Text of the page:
Andrew Niccol arrived on the scene as a major new talent in the late '90s when he wrote and directed the often brilliant GATTACA (1997) and got an Oscar nomination for writing THE TRUMAN SHOW (1998).  Since then, he made the unjustly-maligned S1M0NE (2002) and the ambitious LORD OF WAR (2005).  IN TIME is Niccol's first film in six years, and it's also his worst, a half-baked, heavy-handed look at a future (with de rigeur retro iconography) where time is the currency and people are genetically engineered to stop aging at 25 and they die at 26...unless they keep earning time.  Society is divided into the rich, forever young, and virtually immortal (everyone looks 25), while the working class grinds it out, working jobs that pay little time while dealing with the increasing cost of living (four hours for a cup of coffee).  With the harsh economy and class warfare talk of late, there was probably an insightful, powerful, prescient film that could've been made of the story of a working-class guy (Justin Timberlake) who's given 100 years by a suicidal 105-year-old (Matt Bomer) who's grown tired of living.  The police, er...timekeepers, led by dogged Cillian Murphy, pursue Timberlake not because they think he killed Bomer, but because he's upset the balance of society by having so much time.  In this world, time zones separate the haves from the have-nots, and as Bomer points out, "everyone can't live forever...the cost of living keeps rising to make sure people keep dying."  Timberlake ends up on the run with Amanda Seyfried, the spoiled daughter of influential, powerful time magnate Vincent Kartheiser.  They fall in love and begin robbing her father's time banks, and giving the "loot" (time) to the poor.  So, what starts as a potentially thought-provoking sci-fi allegory of our tough economic times and an ever-widening class divide becomes little more than a predictably-plotted, watered-down, pun-filled (a panhandler asks "Got a minute?"), dystopian remake of WISDOM.  What a missed opportunity. (PG-13, 109 mins)

(US - 2011)

The PARANORMAL ACTIVITY franchise seems to have supplanted the temporarily dormant SAW series as the annual fall cinematic comfort food for horror fans, as each entry outgrosses the previous one while everyone bitches about how much they suck.  I thought the first film was entertaining and sufficently suspenseful, but as the "found footage" subgenre continues to get beat to death, the makers of the PARANORMAL ACTIVITY franchise have had to find new and increasingly ludicrous ways to keep it going.  For about an hour, PA3 is an improvement over the dismal PA2.  At the very least, it explains some of the inconsistencies between the PA1 and PA2, which was a prequel.  The problem is that the explanation, while filling in some blanks, takes the series to a level of improbable silliness the likes of which we haven't seen since HALLOWEEN: THE CURSE OF MICHAEL MYERS.  PA3 goes back to 1988, when sisters Katie and Kristi first started experiencing the title phenomenon.  Luckily, their mom's (Lauren Bittner) boyfriend (Chris Smith) videotapes weddings and has access to all sorts of cameras and tapes.  And it's largely the same as the previous two:  camcorders record various ghostly occurrences and it is effectively done, especially a brilliant bit involving the attachment of a camcorder to the oscillating mechanism of a fan, which allows for some nicely-staged, slow-panning jolts.  But the film falls apart as soon as the family leaves the house and goes to stay with Bittner's mother (shouldn't famed Broadway actress Hallie Foote have better things to do?), which leads to an abrupt change in direction that will no doubt be explored in the inevitable PARANORMAL ACTIVITY 4, due out later this year.  Directors Henry Joost and Ariel Schulman, the same guys responsible for the fascinating-but-probably-bullshit documentary CATFISH, do a good job maintaining the tension for a good chunk of the film, but when Christopher Landon's (son of Michael) script goes off the rails in the last third, it all just becomes a big stroke-off that feels like a half-assed attempt to drag it out for another movie.  The first PA is a solid, standalone scare machine.  But this is just getting stupid now.  (Note: DVD version reviewed; Blu-ray version is unrated and runs 11 minutes longer and contains added and extended scenes that, from my research, wouldn't make the finale any less idiotic). (R, 84 mins)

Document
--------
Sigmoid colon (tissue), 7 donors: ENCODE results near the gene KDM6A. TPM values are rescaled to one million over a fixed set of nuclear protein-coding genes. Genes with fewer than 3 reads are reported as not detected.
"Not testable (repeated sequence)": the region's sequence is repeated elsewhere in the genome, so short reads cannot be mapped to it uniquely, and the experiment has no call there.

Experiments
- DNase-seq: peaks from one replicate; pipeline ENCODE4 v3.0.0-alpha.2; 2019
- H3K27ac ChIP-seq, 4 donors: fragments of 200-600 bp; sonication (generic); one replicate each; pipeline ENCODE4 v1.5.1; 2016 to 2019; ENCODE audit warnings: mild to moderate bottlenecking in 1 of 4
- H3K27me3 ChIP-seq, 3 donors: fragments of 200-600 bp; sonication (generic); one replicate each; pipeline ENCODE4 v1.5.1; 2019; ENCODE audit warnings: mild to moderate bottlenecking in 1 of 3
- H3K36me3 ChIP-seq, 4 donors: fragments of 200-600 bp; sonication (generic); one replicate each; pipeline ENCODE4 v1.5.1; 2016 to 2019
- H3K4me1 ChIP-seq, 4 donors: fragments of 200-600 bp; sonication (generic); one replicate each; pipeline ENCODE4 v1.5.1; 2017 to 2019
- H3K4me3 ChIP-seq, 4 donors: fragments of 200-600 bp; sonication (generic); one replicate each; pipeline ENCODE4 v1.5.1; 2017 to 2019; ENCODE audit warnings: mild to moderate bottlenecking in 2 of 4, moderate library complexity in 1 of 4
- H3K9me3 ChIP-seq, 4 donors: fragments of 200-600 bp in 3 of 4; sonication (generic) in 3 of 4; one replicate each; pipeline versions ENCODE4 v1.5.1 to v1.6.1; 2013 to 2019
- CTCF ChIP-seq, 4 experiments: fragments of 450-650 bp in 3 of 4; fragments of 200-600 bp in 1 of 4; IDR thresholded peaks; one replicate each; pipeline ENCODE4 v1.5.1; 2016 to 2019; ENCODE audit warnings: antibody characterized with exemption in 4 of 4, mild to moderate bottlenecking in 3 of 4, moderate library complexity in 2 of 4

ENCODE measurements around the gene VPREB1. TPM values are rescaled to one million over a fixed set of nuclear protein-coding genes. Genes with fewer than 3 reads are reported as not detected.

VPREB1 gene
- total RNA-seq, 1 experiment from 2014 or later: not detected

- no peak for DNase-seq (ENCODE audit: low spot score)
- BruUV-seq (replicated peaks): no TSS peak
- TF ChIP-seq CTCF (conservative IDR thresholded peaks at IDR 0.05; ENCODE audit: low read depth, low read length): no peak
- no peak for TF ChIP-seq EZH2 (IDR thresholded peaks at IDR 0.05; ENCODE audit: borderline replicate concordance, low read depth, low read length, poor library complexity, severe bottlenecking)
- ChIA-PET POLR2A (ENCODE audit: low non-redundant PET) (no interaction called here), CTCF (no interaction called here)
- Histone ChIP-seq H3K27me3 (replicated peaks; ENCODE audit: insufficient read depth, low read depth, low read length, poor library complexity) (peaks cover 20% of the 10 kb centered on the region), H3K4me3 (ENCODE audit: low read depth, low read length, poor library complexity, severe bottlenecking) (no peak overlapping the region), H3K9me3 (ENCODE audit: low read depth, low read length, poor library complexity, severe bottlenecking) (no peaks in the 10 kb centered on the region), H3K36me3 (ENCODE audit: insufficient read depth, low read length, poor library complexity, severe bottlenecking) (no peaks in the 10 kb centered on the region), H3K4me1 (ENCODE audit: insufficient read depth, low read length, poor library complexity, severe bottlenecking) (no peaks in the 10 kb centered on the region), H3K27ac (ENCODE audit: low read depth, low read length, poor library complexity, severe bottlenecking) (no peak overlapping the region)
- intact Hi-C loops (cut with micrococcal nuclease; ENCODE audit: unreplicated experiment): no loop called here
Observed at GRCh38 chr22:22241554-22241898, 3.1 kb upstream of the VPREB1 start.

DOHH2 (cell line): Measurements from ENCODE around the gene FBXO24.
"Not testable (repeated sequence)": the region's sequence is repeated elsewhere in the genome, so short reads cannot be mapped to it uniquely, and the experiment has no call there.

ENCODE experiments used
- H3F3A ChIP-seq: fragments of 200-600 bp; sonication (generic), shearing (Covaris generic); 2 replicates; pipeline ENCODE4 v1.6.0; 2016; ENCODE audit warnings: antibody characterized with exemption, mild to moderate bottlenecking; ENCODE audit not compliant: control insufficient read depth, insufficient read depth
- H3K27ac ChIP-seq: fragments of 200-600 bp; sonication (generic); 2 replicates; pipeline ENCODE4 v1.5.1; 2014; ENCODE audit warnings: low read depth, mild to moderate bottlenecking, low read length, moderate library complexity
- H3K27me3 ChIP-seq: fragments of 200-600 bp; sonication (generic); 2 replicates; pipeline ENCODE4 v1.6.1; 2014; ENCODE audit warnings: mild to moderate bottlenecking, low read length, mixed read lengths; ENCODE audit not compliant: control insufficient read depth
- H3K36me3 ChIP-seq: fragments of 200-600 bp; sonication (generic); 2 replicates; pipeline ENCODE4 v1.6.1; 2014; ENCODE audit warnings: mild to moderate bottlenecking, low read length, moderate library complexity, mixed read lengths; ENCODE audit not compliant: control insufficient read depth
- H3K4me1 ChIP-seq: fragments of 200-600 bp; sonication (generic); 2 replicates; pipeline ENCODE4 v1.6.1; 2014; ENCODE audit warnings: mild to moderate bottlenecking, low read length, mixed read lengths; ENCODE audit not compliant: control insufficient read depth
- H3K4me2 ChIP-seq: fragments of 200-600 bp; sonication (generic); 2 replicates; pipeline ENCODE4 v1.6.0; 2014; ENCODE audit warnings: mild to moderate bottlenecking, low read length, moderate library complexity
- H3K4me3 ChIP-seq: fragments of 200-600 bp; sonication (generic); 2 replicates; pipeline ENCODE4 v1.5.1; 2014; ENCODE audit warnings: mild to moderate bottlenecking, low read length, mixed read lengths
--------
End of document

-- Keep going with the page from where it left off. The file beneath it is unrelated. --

No comments:

Post a Comment